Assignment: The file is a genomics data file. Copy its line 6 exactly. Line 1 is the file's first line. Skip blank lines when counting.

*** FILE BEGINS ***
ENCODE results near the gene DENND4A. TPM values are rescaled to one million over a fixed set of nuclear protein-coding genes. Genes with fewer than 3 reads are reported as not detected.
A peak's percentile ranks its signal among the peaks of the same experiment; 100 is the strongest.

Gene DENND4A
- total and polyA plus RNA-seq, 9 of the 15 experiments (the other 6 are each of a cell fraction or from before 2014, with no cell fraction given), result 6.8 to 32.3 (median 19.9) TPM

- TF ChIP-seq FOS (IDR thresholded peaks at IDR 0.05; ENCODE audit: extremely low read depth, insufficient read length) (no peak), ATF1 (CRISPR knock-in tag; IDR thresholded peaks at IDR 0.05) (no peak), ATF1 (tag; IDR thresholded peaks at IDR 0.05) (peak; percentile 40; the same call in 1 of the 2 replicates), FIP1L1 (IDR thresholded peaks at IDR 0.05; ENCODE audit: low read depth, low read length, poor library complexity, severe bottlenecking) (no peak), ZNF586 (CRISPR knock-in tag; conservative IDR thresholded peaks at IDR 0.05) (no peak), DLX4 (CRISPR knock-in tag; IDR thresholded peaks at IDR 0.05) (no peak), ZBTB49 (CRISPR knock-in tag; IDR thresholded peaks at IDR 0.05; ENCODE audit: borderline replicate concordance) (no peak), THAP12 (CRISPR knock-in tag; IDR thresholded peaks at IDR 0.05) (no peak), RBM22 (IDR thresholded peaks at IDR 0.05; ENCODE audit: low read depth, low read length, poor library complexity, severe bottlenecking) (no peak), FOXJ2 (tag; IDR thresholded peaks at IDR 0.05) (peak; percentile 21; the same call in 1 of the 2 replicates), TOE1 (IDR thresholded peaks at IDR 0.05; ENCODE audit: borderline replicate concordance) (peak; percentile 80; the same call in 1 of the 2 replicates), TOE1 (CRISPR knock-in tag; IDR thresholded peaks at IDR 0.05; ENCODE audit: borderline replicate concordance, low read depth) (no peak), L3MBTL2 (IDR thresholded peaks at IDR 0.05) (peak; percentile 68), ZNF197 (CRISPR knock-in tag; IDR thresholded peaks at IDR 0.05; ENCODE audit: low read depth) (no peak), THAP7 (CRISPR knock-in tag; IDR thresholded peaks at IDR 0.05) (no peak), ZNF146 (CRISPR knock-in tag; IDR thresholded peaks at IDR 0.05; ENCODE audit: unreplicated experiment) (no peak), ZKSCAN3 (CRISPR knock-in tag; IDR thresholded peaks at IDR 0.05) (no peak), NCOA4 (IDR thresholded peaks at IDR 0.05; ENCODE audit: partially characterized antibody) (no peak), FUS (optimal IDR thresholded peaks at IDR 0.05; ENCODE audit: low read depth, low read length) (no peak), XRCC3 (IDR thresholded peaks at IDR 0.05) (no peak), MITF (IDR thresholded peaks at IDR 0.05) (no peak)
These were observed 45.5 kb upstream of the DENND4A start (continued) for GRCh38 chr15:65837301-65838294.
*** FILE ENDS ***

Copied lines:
These were observed 45.5 kb upstream of the DENND4A start (continued) for GRCh38 chr15:65837301-65838294.